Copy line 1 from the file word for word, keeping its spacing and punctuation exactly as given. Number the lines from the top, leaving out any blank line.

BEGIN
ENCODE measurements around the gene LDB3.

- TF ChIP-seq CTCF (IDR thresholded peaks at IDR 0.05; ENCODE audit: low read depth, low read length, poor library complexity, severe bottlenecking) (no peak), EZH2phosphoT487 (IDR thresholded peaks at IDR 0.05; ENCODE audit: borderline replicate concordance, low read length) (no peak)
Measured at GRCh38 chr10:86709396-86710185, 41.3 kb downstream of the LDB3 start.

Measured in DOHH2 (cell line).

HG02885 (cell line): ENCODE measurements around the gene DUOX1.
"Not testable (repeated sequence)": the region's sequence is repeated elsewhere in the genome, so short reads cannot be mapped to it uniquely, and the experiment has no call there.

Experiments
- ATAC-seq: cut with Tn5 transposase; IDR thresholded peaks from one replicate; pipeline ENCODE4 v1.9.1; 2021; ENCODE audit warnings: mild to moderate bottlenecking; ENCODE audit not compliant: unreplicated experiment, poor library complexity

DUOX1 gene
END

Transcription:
ENCODE measurements around the gene LDB3.